No Driver, No Problem?: Self-Driving Trucks and Their Pros and Cons on the Industry

All industries eventually come to an innovative crossroad. The trucking industry is no exception. As trucking negotiates a severe driver shortage, the implementation of autonomous (self-driving) commercial trucks are at the forefront of discussion in an industry looking for solutions.

Just this past December, autonomous trucking startup TruSimple completed its first autonomous truck run on open public roads without a human in the vehicle, reported by TechCrunch. The inaugural trip in Arizona covered 80-miles from Tucson to Phoenix. The success of this operation has breathed new life into discussion of autonomous trucks. Whether it is arguments for it or against it.



With demand soaring to new heights, the benefits of autonomous trucks are leading discussion in an industry that is looking for innovative solutions. Global manufacturer ICL Group projects autonomous trucks will aid in businesses getting items to their customers more efficiently and economically.

Moreover, Sterling Anderson, co-founder of Aurora Innovation Inc., agrees that the benefit to the industry is “enormous”. Per Supply Chain Brain, Anderson claims an autonomous truck could move cargo from Los Angeles to Dallas in 24 hours non-stop. This route normally takes a human driver two to three days to complete. “Human drivers, by our nature, have to eat, sleep, and take breaks,” Anderson reasoned.


Another benefit proponents implore is the safety this technology can bring to the roads. Every year, commercial trucks are involved in countless crashes that result in numerous injuries and deaths. In 2018 alone, National Highway Traffic Safety Administration (NHTSA) statistics startlingly reveal around 5,000 Americans died in accidents involving commercial trucks. Additionally, from this report, it is estimated that over 90 percent of these accidents were caused by human error.

Proponents argue autonomous vehicles will reduce the number of accidents as human error will be ruled out. Furthermore, in an article from Rosen and Ohr Law these self-driving vehicles would have data from sensors on board warning them of any problems well in advance.

Autonomous trucks also can plan routes to avoid driving during peak hours. An article written in advocation for these machines by the World Economic Forum wittingly states, “Robots don’t mind being on the road at 3am instead of 3pm”. In theory, this will alleviate traffic during the day since commercial trucks make up a significant number of vehicles on the road.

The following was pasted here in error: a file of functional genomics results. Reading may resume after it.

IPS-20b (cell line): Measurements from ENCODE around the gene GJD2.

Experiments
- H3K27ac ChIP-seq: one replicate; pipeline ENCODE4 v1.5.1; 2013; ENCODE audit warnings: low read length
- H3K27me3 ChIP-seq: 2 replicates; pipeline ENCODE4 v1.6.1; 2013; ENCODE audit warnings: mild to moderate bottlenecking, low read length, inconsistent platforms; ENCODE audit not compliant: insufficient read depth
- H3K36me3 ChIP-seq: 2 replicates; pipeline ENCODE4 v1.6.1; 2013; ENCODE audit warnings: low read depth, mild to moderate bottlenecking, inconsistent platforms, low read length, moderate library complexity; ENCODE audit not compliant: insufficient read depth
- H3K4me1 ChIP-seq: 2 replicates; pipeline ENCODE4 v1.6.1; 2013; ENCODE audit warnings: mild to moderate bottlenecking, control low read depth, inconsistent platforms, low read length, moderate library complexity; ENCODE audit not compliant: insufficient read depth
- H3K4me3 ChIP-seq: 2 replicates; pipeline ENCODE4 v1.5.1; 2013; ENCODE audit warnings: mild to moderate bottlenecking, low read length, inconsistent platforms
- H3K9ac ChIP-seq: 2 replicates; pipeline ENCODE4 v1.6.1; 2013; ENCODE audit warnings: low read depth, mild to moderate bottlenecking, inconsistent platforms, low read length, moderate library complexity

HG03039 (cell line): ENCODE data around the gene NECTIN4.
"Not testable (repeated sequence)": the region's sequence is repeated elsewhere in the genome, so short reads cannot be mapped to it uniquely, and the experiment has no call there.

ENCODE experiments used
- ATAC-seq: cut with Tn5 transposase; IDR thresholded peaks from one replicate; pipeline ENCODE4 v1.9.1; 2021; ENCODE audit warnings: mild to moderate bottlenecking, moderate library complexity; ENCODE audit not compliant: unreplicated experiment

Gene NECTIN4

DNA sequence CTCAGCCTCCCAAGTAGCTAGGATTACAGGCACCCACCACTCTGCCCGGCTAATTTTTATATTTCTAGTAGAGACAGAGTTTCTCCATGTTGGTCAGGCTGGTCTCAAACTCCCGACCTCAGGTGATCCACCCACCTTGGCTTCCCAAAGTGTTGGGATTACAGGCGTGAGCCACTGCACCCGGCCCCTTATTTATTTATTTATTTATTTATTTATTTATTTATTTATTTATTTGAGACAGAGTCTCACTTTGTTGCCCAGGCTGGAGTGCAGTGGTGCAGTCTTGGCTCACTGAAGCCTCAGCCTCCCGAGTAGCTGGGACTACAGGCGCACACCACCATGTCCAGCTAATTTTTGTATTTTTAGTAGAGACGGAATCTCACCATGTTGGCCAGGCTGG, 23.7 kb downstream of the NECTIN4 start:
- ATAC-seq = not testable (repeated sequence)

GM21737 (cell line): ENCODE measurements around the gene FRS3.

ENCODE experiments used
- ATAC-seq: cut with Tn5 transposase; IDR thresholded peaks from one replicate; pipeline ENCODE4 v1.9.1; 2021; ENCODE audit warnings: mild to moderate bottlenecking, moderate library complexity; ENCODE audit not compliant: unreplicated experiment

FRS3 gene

Loss of Jobs

Perhaps, what comes to mind first is the job security of truckers and how this new technology will affect their positions. From Rosen and Ohr Law, truckers, themselves, worry as this process to automation matures, more and more of them will be replaced by computers.

Many advocacy groups for truckers assert there is a smooth transition in the industry to driverless trucks to avoid social disruptions from significant job loss. Fleet Owners highlights these groups’ desires for the government to consul with labor unions, road freight businesses, and manufacturers to best determine policies that ensure costs, benefits, and risks from automated technologies are “fairly distributed”.

Liability Issues and Safety

Another disadvantage are the legal issues attached to insurance and legal liability for autonomous trucks. While these machines promote cutting-edge capabilities that eliminate human error, this technology is relatively new to scene and is still being tested. What happens if an autonomous truck causes an accident?

Courtesy of Rosa and Ohr Law, several questions emerge from this potential scenario. In the event of an accident, who will be legally responsible? If an accident causes injuries or death, who will be held accountable? These questions surface the reality of system-error and how it must be addressed should autonomous trucks engage on roads and highways across the country.

Safety advocates echo similar concerns to Supply Chain Brain, saying the technology is still unproven and it may lead to more fatal crashes. The thought of an unmanned commercial truck weighing 80,000 pounds barreling down U.S. highways is frightening in their eyes.

Final Thoughts

In conclusion, proponents of autonomous trucks assert it is a more efficient and safe way of engaging in commerce on the roads. While opponents cite autonomous trucks will threaten thousands of jobs and are still being a tested technology. Please do not hesitate to contact one of our team members if you have any further questions on this topic or any others in domestic logistics. 

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